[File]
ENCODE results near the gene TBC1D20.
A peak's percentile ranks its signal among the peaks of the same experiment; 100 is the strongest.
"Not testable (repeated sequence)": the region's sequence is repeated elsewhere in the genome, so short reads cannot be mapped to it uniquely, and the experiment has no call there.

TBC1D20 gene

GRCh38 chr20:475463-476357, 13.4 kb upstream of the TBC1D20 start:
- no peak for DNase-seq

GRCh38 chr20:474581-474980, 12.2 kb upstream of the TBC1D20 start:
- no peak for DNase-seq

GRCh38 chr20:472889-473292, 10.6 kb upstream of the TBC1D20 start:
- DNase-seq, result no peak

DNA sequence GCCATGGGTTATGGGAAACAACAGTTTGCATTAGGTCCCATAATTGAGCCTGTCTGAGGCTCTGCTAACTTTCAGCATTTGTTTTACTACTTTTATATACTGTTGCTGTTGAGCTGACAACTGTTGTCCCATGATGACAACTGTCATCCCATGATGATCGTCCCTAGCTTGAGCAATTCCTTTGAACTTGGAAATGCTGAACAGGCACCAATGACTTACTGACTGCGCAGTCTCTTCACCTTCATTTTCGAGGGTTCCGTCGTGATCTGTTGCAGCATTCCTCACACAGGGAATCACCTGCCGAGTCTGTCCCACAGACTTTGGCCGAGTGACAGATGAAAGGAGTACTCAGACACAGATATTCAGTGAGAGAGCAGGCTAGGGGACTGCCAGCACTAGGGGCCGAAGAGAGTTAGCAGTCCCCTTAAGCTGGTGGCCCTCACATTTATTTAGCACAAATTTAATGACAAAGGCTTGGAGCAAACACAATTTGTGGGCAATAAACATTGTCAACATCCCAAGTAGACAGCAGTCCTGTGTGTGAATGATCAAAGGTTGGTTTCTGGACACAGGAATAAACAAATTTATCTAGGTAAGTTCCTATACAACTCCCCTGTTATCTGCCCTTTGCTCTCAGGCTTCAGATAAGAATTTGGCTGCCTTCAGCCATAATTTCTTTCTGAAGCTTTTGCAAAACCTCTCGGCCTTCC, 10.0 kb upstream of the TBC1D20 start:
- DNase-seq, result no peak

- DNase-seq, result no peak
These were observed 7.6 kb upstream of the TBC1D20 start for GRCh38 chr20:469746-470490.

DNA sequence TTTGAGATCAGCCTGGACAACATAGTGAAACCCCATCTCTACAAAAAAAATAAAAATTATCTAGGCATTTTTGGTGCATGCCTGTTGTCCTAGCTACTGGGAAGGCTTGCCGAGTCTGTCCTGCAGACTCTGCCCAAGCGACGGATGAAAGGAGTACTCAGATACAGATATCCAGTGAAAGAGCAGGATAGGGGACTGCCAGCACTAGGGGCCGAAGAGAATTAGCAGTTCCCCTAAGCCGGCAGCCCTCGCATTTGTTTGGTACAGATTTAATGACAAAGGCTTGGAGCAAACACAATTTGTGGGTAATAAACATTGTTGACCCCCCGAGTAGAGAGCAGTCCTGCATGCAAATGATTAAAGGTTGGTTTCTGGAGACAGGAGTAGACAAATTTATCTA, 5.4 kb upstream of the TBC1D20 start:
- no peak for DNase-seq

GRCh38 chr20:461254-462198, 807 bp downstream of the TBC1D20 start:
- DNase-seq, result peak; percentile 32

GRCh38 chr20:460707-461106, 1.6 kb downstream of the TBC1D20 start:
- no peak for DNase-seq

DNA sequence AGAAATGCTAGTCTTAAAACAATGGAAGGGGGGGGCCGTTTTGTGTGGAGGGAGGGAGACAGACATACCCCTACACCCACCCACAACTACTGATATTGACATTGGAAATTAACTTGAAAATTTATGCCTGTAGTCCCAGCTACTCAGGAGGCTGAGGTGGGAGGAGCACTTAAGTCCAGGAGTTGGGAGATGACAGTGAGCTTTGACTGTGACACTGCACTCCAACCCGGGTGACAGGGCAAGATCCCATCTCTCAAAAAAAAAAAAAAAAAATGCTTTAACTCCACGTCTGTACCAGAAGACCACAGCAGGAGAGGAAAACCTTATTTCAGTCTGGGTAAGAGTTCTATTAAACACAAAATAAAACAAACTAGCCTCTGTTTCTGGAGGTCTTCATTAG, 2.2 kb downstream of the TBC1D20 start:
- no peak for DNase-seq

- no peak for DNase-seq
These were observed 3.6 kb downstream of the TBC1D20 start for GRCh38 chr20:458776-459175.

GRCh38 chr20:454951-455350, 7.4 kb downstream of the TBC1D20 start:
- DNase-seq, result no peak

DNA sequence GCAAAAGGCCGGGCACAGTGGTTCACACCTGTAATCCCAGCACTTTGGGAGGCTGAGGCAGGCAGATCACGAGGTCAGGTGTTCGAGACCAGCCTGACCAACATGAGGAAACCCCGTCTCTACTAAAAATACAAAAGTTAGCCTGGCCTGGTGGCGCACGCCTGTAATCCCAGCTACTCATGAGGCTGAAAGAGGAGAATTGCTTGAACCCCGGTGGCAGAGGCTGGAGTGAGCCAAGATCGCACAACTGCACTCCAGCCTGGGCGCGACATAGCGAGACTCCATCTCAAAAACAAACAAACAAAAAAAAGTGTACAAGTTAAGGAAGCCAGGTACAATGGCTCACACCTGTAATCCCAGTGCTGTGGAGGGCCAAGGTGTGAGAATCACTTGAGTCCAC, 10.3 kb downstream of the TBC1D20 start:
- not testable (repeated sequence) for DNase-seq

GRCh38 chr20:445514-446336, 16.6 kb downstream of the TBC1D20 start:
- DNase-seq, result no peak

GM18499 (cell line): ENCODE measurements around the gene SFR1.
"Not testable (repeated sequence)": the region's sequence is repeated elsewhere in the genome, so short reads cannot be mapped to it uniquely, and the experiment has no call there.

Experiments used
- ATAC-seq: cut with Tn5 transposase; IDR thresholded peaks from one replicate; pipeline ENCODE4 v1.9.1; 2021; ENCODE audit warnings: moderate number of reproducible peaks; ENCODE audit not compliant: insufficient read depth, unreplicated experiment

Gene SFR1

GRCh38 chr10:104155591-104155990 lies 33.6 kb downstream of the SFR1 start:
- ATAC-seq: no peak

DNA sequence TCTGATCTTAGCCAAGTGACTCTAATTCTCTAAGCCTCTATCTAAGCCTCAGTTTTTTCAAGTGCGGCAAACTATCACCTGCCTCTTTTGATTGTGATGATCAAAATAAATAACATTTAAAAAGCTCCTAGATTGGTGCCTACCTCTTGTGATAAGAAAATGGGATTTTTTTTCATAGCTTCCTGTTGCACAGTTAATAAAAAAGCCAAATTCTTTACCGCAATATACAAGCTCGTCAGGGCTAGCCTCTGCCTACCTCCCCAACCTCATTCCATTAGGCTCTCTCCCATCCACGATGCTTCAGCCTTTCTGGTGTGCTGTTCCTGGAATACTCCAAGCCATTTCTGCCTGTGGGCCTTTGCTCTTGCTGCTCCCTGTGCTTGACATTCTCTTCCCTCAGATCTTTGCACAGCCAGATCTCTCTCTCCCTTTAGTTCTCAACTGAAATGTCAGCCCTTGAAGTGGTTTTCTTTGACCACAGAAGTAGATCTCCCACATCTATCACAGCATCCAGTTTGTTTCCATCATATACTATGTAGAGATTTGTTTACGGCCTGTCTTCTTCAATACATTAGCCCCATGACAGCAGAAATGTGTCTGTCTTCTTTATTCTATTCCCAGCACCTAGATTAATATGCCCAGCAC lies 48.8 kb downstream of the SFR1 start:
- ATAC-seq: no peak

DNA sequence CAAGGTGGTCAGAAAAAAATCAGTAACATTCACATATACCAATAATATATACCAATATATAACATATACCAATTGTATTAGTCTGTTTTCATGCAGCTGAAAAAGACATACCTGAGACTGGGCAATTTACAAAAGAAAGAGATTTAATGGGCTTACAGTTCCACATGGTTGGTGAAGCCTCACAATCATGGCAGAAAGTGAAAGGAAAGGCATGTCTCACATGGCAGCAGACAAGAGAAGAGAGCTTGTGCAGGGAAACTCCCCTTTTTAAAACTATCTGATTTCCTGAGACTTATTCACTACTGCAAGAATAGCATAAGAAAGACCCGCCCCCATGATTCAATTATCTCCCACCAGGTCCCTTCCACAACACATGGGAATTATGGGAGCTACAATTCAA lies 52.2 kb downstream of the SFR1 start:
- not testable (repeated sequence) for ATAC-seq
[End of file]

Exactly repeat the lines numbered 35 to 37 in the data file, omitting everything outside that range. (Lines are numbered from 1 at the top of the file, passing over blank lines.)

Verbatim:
Gene SFR1

GRCh38 chr10:104155591-104155990 lies 33.6 kb downstream of the SFR1 start:
- ATAC-seq: no peak